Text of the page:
Paradise is where you make it
Anyone who knows Wendy Kunkle knows she’s anything but a smoke-blower. If it ain’t true, she won’t say it.
Here’s what is true: It’s a total drag that Paradise is being pushed out by their landlords. It’s also true that a business is far more than its location; in fact, the honesty and integrity with which they operate stand to drive them to success more than anything else. Let’s be honest — every corner in Aspen has the potential to be a hot spot and “heart and soul gathering place for locals and tourists alike.” (“Kemo Sabe is no Paradise,” letters, May 8, The Aspen Times)
Because Aspen is amazing and full of people who want to gather and eat delicious ice cream. The “hot spot” factor occurs when the individuals running their businesses do so with passion and authenticity.
Wendy knows that Patterson and Bronstein are capable of crushing it anywhere in town, hence the letter (“Paradise Bakery controls its destiny,” May 6, The Aspen Times) (https://www.aspentimes.com/opinion/letters-to-the-editor/paradise-bakery-controls-its-destiny/) She was in their position two years ago, and whether or not you love Kemo Sabe as much as you love to gather over Paradise Chippers, the fear and uncertainty were still the same. It’s no secret that Aspen folk loathe change, but sticking your head in the sand or giving up in trepidation is not nearly as effective a reaction as pulling yourself up by your bootstraps (or your waffle cones). She led us with that philosophy in mind, and it’s why Kemo Sabe has had such great success since our move. Wendy’s letter wasn’t blowing smoke. It was an, “I’ve been there. You’ve got this. Onward and upward.”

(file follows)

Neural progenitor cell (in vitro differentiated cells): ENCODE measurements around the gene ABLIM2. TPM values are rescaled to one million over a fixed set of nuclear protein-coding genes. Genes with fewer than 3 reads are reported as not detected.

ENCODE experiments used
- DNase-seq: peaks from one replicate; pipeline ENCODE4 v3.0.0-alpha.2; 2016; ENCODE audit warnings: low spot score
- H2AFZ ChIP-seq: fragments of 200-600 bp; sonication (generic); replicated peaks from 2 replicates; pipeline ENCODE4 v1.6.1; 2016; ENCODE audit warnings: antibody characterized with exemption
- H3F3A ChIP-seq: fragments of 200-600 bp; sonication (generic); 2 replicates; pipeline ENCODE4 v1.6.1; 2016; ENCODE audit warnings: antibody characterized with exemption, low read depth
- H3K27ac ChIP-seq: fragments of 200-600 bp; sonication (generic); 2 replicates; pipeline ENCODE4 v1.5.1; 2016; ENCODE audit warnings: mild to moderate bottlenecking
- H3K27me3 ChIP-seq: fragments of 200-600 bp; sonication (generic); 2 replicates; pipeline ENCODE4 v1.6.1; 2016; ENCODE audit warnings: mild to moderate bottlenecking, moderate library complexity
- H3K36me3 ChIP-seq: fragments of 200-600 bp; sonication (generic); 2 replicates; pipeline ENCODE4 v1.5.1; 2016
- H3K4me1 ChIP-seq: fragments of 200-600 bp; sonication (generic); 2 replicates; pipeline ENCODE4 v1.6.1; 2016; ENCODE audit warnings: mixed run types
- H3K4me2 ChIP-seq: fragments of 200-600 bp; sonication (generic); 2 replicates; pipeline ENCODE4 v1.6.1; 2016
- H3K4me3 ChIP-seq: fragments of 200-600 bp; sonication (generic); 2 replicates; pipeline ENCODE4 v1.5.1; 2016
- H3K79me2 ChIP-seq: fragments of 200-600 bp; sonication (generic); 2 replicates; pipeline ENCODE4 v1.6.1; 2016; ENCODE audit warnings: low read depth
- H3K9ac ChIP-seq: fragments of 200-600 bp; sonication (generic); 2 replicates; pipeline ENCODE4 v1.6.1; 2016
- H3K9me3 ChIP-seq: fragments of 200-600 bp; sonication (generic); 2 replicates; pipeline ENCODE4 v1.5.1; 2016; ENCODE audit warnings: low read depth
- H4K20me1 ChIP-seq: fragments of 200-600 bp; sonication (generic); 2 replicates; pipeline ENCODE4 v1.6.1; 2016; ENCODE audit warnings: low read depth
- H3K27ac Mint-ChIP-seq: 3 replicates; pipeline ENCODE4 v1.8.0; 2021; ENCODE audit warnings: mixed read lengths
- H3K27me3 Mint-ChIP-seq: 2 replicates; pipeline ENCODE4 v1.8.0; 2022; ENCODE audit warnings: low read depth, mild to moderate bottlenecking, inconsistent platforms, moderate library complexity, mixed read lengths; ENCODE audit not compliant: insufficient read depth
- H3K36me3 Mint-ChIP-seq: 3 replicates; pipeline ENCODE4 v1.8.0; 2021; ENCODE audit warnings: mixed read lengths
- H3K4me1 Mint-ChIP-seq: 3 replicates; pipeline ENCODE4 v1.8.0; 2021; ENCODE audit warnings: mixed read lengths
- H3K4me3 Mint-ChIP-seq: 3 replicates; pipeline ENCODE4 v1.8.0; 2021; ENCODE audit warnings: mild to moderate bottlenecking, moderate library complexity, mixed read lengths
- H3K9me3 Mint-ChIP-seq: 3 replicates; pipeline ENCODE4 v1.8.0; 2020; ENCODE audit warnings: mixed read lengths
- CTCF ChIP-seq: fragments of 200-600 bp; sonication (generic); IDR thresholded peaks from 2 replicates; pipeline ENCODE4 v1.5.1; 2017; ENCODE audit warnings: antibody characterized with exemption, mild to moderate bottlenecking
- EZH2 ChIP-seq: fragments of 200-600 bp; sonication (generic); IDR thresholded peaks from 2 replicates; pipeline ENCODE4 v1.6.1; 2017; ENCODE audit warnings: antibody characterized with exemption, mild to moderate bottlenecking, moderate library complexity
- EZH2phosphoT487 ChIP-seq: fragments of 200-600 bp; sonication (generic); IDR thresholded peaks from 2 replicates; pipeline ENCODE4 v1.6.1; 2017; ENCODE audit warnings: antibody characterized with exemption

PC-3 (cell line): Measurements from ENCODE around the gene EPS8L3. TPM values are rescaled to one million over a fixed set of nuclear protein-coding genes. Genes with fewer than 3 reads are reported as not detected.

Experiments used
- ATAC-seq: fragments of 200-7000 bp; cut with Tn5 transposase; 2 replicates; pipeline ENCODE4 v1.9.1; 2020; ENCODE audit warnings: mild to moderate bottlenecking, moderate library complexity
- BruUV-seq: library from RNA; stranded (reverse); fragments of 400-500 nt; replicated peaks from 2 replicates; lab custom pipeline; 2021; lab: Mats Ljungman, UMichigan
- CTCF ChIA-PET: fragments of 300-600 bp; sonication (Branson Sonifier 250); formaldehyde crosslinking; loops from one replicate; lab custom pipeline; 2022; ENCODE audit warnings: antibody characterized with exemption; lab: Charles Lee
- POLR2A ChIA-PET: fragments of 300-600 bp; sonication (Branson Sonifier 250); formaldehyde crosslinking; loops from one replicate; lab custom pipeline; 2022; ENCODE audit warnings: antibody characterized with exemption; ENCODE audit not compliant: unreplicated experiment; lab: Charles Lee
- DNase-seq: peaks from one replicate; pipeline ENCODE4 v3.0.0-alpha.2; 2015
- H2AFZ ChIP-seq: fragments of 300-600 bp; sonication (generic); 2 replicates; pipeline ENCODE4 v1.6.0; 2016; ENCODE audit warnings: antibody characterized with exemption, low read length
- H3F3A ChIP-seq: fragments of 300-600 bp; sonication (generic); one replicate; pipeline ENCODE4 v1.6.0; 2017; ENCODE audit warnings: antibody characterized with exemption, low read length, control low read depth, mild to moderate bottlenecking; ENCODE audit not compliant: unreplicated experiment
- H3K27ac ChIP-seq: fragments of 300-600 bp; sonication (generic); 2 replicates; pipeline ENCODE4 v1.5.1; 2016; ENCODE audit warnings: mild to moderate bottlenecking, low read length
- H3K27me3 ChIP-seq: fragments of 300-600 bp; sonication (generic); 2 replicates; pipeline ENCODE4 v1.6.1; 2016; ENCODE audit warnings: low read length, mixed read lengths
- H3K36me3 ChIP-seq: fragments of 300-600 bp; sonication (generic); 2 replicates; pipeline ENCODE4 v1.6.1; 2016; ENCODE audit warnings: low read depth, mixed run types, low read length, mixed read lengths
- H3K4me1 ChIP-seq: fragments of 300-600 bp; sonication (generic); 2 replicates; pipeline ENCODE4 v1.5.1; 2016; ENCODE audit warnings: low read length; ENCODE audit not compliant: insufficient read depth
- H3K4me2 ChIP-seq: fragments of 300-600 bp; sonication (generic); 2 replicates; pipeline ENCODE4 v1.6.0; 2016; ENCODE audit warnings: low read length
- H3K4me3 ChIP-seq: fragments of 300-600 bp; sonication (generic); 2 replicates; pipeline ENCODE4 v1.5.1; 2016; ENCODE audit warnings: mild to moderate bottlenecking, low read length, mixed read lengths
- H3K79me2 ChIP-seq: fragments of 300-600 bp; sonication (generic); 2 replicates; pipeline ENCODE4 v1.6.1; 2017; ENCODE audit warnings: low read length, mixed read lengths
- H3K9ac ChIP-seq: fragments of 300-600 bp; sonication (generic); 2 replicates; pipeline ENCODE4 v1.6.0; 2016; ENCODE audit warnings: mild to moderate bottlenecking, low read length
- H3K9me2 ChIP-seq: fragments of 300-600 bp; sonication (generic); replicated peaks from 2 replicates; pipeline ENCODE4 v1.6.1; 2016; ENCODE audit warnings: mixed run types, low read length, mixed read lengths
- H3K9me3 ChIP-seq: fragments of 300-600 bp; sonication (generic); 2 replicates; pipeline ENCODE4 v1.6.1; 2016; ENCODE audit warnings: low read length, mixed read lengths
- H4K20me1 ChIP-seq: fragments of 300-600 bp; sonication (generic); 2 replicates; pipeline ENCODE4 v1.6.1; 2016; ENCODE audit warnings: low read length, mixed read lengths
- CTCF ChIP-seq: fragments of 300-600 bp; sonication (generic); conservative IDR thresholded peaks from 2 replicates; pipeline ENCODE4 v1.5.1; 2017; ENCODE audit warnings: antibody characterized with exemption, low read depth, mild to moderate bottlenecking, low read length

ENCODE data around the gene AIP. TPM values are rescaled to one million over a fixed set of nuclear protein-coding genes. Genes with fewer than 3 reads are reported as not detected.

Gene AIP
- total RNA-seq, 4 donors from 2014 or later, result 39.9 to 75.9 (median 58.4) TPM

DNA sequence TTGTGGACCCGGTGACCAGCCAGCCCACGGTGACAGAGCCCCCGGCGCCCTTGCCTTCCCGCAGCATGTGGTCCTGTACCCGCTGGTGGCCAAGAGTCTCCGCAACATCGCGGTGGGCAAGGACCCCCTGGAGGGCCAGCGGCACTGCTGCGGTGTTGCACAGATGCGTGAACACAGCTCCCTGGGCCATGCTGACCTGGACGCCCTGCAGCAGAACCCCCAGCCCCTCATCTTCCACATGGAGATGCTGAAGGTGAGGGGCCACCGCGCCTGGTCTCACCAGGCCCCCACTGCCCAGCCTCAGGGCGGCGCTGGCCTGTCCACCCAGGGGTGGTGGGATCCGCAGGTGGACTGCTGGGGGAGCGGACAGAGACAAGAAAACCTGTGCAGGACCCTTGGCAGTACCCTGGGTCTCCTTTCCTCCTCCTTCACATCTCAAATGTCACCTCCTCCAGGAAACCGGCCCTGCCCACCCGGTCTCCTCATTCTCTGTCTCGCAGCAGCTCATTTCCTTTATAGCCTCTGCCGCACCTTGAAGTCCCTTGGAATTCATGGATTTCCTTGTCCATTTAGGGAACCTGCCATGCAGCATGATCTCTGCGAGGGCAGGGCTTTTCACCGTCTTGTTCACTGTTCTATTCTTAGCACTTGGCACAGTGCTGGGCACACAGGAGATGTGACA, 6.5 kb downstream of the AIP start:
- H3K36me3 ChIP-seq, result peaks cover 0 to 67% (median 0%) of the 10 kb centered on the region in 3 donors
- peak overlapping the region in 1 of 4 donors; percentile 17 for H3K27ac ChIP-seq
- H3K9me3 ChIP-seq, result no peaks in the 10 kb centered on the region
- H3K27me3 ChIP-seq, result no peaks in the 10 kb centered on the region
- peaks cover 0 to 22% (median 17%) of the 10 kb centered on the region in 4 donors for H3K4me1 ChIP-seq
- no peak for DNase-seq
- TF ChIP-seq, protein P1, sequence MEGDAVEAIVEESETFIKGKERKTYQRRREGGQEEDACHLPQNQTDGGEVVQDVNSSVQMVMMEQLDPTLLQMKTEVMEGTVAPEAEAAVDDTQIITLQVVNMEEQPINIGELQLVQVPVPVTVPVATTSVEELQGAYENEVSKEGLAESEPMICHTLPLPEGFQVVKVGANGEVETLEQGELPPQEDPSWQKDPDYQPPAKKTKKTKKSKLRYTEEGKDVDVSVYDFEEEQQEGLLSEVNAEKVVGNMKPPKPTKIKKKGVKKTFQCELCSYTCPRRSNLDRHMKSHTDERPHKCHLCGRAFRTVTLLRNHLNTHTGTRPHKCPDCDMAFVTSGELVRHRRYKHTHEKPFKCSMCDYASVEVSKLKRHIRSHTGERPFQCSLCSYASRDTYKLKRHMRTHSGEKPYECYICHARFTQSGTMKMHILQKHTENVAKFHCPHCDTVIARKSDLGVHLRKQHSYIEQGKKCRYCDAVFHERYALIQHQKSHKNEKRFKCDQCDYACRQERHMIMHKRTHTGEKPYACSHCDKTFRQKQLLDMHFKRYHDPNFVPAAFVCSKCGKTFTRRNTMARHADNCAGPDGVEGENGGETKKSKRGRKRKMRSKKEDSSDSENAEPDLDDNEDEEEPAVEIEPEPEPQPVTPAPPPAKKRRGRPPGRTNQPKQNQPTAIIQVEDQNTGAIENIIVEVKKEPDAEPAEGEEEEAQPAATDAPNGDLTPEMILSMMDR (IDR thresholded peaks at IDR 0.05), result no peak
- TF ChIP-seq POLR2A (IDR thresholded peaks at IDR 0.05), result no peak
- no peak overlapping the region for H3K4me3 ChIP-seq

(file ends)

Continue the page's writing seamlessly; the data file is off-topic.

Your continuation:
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Richard Compton’s life will be celebrated in an informal gathering on Oct. 23 from 1-3 p.m. at the Pine Creek Cookhouse. All are welcome.